The full educational objects are listed here

Degree Requirements
The degree requirements for the Bachelor of Innovations degree in Computer Science requires completion of at least 128 credit hours, a minimum 2.0 grade point average in all computer science courses and courses taken at the University of Colorado.  The courses for the degree are outlined as follows:

Innovation Core (27 Credits)

Cross Discipline Core (15 Credits)

English (3 Credits)

Mathematics (17 Credits)

MATH 1350 Calculus I 4
Math 1360 Calculus II 4
MATH 2150 Discrete Mathematics 3
CS 2300 Computational Linear Algebra 3
ECE 3610 Engineering Probability & Stats OR 3
QUAN 2010 Business Statistics 3

Science (10 credits)

Must complete one (1) full year in the same subject and at least one (1) lab
Physics 10 credits
PES 1110 General Physics I 4 credits
PES 1160 Advanced Physics Lab I 1 credit
PES 1120 General Physics II 4 credits
PES 2160 Advanced Physics Lab II 1 credit
Chemistry 10 or more credits with at least 1 lab
CHEM 1401 General Chemistry I and 1402 Chem Lab 5 credits
CHEM 1411 General Chemistry II and Chem 1412 Chem Lab 2 5 credits
CHEM 1121 CSI: Forensic Chemistry I 3 credits
CHEM 1122 CSI: Forensic Chemistry I Lab 1 credit
CHEM 1101 Chemistry in the Modern World 3 credits
CHEM 1201 Introduction to Chemistry 4 credits
Biology 10 credits (note will require one year = 8 credits in biology + a chemistry prerequisite so more than 10 total credits) Must have at least one lab
BIOL 1300 General Biology I 3 credits
BIOL 1310 General Biology I Lab 1 credit
BIOL 1350 General Biology II 3 credits
BIOL 1360 General Biology II Lab 1 credit

Computer Science Core (42 credits)

CS 1150 Principles of Computer Science 3 credits
CS 1450 Data Structures and Algorithms in Java 3 credits
CS 2080 Programming in UNIX 2 credits
CS 2060 Programming with C 3 credits
CS 2160 Computer Organization and Assembly Language 3 credits
CS 3060 Object-Oriented Programming in C++ OR CS3020 Object-Oriented Programming in C# 3 credits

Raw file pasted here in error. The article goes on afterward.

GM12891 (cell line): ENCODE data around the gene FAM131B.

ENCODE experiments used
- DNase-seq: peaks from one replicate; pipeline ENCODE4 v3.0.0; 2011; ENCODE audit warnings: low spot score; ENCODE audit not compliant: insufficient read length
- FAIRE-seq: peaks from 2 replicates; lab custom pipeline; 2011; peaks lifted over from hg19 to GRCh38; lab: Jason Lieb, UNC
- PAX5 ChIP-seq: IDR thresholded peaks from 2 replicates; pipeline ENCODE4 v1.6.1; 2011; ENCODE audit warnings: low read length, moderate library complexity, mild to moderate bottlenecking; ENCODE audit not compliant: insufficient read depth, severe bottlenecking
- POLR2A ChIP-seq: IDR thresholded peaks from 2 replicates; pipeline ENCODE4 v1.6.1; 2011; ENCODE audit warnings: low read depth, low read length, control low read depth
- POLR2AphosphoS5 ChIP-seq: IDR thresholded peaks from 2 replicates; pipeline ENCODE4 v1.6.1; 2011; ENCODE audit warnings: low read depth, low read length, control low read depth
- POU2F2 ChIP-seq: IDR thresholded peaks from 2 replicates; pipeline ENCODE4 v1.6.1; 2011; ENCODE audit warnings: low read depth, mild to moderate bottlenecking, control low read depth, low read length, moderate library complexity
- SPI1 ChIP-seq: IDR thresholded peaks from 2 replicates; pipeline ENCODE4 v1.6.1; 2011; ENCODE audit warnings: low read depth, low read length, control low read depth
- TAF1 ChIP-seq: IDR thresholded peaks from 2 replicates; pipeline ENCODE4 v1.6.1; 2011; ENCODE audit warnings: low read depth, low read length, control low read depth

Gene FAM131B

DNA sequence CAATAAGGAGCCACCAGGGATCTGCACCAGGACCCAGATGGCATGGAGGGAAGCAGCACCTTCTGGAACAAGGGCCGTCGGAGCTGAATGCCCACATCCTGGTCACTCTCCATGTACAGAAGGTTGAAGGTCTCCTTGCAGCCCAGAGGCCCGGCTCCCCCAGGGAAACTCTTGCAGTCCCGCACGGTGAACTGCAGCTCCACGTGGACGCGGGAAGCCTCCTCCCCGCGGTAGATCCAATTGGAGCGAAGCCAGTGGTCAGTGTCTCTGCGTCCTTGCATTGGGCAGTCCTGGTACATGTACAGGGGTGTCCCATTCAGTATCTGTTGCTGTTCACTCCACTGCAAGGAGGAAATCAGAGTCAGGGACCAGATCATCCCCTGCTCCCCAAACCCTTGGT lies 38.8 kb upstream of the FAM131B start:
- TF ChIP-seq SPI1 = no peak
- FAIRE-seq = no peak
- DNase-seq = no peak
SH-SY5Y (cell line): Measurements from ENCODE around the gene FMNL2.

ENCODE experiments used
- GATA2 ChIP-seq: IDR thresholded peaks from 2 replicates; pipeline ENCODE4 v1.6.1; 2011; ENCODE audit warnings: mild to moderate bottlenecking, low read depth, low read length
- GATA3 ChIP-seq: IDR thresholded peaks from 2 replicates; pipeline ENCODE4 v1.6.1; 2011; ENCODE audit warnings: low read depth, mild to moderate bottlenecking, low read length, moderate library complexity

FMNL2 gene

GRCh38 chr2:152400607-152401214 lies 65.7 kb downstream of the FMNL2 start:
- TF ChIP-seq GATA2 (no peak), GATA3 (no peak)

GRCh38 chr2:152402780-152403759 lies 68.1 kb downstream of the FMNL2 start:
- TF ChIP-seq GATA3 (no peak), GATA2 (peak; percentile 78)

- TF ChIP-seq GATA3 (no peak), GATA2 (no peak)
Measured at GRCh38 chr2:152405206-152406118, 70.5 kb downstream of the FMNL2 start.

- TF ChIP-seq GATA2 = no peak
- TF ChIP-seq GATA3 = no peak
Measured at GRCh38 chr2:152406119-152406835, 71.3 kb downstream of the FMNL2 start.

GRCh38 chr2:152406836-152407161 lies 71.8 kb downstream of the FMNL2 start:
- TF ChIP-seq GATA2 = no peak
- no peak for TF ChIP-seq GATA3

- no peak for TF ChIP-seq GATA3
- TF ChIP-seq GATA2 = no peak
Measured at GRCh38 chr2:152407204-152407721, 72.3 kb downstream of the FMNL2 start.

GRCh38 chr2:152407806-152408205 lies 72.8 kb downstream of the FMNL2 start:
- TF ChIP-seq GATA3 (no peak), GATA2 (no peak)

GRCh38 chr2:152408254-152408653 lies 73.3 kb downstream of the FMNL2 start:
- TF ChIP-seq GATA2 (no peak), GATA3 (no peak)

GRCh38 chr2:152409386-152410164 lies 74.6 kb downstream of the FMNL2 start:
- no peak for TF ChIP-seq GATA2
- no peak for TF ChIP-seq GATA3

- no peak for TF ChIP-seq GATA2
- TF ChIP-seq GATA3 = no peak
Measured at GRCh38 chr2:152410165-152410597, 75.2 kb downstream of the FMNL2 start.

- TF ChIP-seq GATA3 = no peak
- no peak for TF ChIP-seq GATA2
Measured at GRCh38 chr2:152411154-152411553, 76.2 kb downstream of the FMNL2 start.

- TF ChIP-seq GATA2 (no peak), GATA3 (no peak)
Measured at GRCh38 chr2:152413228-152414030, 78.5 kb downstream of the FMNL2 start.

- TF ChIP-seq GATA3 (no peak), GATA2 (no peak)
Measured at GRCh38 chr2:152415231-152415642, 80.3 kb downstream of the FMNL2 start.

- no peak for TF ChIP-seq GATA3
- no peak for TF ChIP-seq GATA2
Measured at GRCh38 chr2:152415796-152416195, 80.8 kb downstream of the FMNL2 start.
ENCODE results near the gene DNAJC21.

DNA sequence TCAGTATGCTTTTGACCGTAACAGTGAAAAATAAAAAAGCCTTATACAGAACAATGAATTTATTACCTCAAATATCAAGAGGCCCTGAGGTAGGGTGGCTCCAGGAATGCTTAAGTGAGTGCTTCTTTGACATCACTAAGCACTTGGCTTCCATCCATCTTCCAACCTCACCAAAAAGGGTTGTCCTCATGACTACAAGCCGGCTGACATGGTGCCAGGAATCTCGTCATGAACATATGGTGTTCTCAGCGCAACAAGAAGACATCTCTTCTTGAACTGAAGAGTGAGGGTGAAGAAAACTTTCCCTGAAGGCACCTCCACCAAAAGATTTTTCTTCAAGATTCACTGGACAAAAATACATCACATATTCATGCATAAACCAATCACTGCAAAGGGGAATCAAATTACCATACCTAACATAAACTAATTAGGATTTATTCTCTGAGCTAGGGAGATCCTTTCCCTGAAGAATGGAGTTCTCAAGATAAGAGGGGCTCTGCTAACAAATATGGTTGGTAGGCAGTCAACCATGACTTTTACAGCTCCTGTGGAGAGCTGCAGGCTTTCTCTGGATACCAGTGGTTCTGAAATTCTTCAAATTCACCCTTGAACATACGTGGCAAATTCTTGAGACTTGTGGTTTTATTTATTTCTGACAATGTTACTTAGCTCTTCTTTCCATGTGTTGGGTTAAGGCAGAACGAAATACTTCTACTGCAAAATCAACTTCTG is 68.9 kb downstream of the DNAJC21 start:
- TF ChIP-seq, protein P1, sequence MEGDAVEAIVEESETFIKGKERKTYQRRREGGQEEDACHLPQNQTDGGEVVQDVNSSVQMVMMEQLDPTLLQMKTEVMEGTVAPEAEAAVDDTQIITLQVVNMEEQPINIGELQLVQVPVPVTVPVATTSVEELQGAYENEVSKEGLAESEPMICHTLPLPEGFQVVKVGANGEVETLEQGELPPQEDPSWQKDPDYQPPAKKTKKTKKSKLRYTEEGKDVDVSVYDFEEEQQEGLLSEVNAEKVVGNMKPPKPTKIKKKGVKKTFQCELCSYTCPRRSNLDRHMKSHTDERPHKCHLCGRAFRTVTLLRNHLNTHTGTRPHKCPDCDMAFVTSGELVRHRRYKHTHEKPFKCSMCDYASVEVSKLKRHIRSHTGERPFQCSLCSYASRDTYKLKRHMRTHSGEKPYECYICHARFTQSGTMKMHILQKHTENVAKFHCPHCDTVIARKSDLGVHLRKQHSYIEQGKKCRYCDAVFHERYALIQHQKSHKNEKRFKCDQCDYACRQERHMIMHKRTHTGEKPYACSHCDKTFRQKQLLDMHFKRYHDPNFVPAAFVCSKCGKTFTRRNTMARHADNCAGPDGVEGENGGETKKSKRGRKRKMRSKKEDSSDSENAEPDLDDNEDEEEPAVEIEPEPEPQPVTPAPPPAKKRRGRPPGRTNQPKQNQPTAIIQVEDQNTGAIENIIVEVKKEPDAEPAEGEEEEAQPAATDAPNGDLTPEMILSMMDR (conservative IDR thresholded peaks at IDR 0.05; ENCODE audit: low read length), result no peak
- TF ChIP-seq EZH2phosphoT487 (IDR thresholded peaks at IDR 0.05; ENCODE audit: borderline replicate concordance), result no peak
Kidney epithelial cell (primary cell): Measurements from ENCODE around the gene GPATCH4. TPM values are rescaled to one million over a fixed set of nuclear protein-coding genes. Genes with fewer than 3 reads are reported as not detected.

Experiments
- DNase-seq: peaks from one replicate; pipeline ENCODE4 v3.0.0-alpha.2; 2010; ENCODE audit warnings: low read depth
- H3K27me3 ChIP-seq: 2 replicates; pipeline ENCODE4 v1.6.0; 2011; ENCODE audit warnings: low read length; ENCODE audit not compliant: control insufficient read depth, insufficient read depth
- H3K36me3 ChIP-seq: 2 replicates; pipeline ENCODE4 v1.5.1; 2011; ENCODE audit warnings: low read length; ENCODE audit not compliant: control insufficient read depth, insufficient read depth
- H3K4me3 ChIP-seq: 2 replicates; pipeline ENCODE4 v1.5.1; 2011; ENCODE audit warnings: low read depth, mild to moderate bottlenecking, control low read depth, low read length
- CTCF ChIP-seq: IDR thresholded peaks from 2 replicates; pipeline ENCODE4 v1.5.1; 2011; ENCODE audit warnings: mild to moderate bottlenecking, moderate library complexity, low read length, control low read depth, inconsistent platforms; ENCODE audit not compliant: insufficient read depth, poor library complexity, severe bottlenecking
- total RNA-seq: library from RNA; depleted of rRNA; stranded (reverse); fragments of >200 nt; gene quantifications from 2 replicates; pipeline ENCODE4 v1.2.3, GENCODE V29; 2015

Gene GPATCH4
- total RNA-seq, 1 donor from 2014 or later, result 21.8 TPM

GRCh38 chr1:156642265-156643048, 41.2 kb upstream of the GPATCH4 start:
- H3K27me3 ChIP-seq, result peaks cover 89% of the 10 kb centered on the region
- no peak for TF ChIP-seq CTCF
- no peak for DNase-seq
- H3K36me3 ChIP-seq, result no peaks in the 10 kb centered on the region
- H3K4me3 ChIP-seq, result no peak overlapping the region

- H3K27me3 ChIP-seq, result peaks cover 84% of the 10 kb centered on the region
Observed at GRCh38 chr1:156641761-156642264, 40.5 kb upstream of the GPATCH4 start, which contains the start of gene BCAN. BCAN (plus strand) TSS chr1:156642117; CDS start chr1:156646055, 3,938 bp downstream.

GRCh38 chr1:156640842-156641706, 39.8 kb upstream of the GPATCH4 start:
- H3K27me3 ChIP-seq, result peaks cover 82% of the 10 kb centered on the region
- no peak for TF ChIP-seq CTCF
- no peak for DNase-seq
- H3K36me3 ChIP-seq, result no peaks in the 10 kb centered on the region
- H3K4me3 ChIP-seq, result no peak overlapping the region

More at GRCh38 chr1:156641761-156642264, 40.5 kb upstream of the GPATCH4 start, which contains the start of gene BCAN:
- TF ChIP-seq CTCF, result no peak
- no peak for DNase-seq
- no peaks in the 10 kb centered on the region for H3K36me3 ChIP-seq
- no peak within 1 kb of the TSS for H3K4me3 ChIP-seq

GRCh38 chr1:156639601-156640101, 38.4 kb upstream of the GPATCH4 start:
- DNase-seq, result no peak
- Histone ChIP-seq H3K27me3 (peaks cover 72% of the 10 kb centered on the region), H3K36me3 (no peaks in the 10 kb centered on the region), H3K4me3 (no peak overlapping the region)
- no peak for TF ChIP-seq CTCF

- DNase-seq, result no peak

CS 3160 Concepts of Programming Languages 3 credits
CS 3050 Social and Ethical Implications of Computing 1 credit
CS 3300 Software Engineering 3 credits
CS 4420 Databases 3 credits
4200 Computer Architecture 3 credits
CS 4220 Computer Networks 3 credits
CS 4500 Operating Systems I 3 credits
CS 4720 Design and Analysis of Algorithms 3 credits
Computer Science Elective (CS 4010 – 4890 or 5020-5990) 3 credits

Electives (11 Credits)

Free Electives 5 credits
Professional Electives (select from): 6 credits
Computer Science (3000 or above)
Electrical and Computer Engineering (2000 or above, except ECE 2400)
Mathematics (3000 or above, except MATH 4650)
Science (additional courses from Science section above)
College of Business (3000 or above, except 3010,3020 and 3030)

How Rigorous is a BI in Computer Science?
The degree requirements for the Bachelor of Innovation™ degree in Computer Science requires completion of at least 128 credit hours, a minimum 2.0 grade point average in all computer science courses and courses taken at the University of Colorado, and completion of the Computer Science Major Field Assessment Test. This test will be given on a Saturday morning about three weeks prior to the end of the fall and spring semesters. A student must have completed 110 credit hours before taking the exam.

What might my college schedule look like?
The following sample plan represents the suggested order and semesters in which students should take course to graduate within four years. Since each student starts at a different level of mathematical ability, this listing should only be considered a guide. Specific questions about the sample program should be directed to the Engineering Advisor.

Example Major Sheet: Sample Coursework when Starting with Calculus

Sample Coursework with delayed calculus